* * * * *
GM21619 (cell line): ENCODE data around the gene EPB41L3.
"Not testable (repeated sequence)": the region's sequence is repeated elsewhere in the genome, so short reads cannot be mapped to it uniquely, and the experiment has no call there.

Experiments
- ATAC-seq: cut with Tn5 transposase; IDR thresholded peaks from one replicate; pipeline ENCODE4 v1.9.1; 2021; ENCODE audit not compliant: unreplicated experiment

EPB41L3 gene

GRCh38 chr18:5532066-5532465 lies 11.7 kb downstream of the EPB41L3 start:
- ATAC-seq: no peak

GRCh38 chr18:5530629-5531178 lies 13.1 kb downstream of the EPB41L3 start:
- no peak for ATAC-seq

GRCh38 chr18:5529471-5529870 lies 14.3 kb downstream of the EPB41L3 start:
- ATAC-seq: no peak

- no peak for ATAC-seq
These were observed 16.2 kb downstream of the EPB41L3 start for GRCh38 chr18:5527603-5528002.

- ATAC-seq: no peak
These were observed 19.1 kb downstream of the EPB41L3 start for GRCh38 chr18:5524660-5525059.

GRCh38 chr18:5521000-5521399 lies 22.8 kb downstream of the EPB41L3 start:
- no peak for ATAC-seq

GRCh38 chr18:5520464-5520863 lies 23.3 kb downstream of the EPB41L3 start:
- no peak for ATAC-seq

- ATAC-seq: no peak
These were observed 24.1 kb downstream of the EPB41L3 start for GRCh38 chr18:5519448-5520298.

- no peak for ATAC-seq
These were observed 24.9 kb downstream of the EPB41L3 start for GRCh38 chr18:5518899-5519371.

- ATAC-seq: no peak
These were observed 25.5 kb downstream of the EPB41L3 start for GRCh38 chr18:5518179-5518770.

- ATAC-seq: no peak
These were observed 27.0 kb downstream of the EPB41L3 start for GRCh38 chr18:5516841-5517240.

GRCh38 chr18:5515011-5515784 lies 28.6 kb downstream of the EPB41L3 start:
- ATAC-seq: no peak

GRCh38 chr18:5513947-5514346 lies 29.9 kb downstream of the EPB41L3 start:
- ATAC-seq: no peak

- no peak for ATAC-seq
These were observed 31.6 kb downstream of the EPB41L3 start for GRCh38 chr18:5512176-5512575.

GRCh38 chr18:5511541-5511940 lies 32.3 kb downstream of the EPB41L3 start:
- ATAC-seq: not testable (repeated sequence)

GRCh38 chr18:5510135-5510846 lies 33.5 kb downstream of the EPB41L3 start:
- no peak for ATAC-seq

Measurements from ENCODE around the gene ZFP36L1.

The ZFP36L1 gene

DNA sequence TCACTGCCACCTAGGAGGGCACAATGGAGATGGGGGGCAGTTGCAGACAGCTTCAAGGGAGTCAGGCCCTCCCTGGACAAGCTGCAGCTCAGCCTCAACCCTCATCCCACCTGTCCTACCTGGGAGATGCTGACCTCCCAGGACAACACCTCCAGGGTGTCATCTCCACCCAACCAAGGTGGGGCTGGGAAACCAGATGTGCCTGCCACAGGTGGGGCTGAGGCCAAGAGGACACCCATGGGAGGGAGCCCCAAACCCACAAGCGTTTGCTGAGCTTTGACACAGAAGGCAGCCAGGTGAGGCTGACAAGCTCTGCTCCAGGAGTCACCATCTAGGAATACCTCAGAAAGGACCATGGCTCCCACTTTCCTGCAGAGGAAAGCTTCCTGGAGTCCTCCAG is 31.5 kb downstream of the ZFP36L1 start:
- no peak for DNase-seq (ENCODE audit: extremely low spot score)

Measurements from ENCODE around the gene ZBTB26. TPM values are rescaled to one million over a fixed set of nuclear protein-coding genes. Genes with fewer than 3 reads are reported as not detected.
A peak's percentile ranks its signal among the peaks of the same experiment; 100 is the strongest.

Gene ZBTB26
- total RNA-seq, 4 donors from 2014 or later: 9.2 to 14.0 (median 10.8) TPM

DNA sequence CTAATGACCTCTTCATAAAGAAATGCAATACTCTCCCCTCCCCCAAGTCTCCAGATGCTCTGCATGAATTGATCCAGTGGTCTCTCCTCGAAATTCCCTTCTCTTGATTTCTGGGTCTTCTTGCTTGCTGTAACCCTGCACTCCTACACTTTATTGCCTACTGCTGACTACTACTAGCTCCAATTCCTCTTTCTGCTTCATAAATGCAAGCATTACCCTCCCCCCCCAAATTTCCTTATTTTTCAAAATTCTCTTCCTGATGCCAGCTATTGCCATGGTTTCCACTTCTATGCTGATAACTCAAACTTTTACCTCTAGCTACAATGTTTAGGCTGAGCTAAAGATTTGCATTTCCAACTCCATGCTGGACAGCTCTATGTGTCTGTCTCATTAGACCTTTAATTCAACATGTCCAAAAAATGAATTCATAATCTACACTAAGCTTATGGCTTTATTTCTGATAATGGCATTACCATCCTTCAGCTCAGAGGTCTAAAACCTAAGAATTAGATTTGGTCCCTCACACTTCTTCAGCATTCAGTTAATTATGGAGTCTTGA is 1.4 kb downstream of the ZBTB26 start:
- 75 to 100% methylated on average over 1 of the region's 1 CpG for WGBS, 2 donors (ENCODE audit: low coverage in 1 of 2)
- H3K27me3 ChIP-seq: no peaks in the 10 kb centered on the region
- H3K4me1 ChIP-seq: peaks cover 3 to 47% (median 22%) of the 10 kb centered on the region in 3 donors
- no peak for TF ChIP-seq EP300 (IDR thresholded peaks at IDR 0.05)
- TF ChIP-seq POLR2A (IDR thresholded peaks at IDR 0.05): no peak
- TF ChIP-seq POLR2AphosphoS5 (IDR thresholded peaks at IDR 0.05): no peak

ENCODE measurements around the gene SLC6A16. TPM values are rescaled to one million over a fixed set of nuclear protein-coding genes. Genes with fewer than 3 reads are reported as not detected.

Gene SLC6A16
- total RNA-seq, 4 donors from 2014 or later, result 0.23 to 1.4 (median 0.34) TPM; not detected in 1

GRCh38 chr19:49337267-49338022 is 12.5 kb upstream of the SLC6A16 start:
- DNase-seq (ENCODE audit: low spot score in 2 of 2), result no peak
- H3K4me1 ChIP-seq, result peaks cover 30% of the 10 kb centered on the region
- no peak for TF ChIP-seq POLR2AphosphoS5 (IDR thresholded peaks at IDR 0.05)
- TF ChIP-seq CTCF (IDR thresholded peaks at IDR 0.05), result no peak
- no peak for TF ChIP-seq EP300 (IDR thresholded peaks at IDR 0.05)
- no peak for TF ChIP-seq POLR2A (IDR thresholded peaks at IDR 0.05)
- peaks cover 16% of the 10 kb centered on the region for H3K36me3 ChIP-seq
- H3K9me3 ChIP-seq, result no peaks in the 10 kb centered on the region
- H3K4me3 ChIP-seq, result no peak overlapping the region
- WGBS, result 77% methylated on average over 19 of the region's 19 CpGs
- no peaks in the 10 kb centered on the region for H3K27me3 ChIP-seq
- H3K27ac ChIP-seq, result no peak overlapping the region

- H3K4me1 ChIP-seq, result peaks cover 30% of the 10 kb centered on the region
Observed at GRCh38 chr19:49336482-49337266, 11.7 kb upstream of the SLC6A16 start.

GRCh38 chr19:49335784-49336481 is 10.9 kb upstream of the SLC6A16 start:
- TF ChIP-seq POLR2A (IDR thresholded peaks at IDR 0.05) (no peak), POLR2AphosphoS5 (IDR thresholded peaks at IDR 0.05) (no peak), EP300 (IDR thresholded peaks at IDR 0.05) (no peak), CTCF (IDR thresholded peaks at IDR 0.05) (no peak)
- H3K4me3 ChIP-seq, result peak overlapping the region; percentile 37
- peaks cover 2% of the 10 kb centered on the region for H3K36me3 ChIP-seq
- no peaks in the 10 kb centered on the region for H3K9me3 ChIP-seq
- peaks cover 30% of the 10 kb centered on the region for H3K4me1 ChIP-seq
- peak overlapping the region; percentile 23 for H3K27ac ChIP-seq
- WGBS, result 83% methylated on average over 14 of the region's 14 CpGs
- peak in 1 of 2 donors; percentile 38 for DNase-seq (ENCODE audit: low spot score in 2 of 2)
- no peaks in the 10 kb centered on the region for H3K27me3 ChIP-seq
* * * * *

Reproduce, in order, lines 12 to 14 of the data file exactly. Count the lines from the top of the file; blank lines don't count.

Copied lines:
- no peak for ATAC-seq
These were observed 16.2 kb downstream of the EPB41L3 start for GRCh38 chr18:5527603-5528002.

- ATAC-seq: no peak